The House and Senate on Tuesday both overwhelmingly passed multimillion dollar education bills that are in large part an answer to the Yazzie Martinez funding lawsuit that found New Mexico was shortchanging at-risk students in violation of the state Constitution. The nearly identical bills, which will now have to be reconciled in a committee from both chambers, put about $337 million toward raises for teachers and other educators, extend the school year by 25 days for up to 91,000 elementary school students and more than double dollars dedicated to those at-risk students: low-income, English language learners and Native American students. “This bill is a once in a lifetime game-changer for all the students across the state. While many components of House Bill 5 address the requirements of the recent lawsuit, there are multiple dimensions that will have far reaching impact over decades to come,” House Floor Leader Sheryl Williams Stapleton, a co-sponsor of the bill, exhorted forcefully as she called for a vote. “For example, by doubling the at-risk funding factor, schools will make important decisions that will fit their students to help them be successful.”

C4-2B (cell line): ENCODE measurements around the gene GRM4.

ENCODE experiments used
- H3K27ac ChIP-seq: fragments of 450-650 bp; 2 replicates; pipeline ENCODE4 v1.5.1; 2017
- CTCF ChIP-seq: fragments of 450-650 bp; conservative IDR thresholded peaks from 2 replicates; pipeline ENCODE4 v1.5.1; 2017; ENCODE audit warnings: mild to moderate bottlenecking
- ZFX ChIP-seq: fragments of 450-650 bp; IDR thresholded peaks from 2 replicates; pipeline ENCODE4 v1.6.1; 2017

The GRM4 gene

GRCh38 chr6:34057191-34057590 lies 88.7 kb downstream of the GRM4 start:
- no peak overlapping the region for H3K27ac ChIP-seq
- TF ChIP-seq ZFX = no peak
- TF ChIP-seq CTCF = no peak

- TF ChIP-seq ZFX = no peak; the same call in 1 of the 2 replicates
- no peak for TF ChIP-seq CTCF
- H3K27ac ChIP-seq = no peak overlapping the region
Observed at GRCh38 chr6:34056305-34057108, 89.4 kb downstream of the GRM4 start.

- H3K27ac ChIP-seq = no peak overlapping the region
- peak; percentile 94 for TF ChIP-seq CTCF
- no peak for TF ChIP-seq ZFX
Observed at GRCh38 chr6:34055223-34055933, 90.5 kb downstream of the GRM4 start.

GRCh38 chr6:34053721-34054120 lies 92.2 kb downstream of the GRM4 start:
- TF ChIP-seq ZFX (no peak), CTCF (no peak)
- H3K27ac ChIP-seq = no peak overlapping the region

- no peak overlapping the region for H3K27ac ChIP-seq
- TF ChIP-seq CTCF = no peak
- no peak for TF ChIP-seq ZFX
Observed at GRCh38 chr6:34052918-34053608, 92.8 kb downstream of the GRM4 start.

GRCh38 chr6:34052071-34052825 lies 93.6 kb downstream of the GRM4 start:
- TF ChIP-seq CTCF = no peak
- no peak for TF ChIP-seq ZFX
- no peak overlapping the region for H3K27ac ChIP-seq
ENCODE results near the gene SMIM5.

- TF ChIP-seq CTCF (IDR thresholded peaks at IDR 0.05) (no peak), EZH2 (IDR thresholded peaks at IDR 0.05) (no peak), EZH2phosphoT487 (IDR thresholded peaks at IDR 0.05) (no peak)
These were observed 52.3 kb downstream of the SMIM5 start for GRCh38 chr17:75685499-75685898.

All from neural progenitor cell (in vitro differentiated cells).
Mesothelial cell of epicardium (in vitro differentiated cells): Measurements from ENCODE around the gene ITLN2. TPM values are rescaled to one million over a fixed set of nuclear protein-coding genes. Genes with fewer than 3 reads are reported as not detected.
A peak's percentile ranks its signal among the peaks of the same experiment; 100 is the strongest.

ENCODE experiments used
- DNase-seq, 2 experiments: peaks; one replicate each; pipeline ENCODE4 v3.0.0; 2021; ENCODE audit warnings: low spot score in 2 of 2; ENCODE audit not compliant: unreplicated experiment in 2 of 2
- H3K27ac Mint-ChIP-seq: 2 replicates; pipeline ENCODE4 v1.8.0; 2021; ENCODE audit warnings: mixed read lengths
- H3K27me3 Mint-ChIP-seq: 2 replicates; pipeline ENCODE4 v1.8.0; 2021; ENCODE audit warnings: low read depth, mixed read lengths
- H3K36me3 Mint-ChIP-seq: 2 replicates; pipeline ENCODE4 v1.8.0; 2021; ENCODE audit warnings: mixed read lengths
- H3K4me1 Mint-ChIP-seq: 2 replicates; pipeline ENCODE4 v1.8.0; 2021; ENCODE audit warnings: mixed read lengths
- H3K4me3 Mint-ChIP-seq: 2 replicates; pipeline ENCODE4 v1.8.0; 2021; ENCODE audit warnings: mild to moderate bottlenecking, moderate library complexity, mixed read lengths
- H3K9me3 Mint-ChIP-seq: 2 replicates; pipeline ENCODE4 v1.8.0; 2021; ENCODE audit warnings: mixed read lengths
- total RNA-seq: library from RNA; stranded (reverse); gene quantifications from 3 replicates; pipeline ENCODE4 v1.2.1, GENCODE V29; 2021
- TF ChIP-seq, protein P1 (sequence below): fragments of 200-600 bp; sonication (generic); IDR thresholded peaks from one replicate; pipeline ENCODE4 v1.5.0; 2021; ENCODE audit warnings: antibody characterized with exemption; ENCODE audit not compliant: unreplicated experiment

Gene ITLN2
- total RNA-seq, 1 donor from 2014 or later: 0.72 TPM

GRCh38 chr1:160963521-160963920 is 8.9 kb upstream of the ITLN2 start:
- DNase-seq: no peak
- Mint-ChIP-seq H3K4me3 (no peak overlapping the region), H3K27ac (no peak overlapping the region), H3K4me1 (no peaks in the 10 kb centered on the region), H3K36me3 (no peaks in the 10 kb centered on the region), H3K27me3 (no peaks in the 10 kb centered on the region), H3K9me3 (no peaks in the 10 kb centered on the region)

The bill passed that chamber successfully by 53-14.

Ethics commission bill clears first committee

The Judiciary Committee voted 8-0 Saturday morning to approve HB4, launching the ethics commission proposal on what likely will be an obstacle course with three weeks to go in the 2019 legislative session. The proposal, sponsored by Rep. Damon Ely, D-Albuquerque, is in a race against the clock, needing to clear another House committee and a floor vote in the House before heading to the less friendly forum of the Senate, which has earned a reputation as a killing ground for ethics legislation over the past decade and a half. The proposal approved Saturday appropriates $1 million for a proposed ethics commission empowered to fine individuals guilty of violating ethics rules. The commission could also issue subpoenas to pry loose information in an investigation and if a target refused to comply ask a state court to enforce it. Rep. Daymon Ely, D-Corrales

Hearing panels to investigate ethics complaints would use the civil standard of preponderance of the evidence, instead of higher legal standards, to find violations.

School funding plan boosts all districts, but some more than others

Thursday evening, the House of Representatives voted 46-23 to approve a $7 billion state budget proposal, and the single-largest ticket item, no surprise, is public education. With a nearly half a billion dollar increase in spending proposed, the draft budget would funnel around $3.1 billion, up from $2.6 billion this year, into public school districts around the state starting July 1. The rising tide will lift nearly all boats in New Mexico, according to a spreadsheet that shows the extra funding school districts and charter schools could receive if the proposal clears the Legislature and earns Gov. Michelle Lujan Grisham’s signature. If you want to see to how much your local district could see in new education dollars, check out the chart we’ve embedded below this story. All told, school districts around the state would see around a 19 percent bump in State Equalization Guarantee (SEG) money.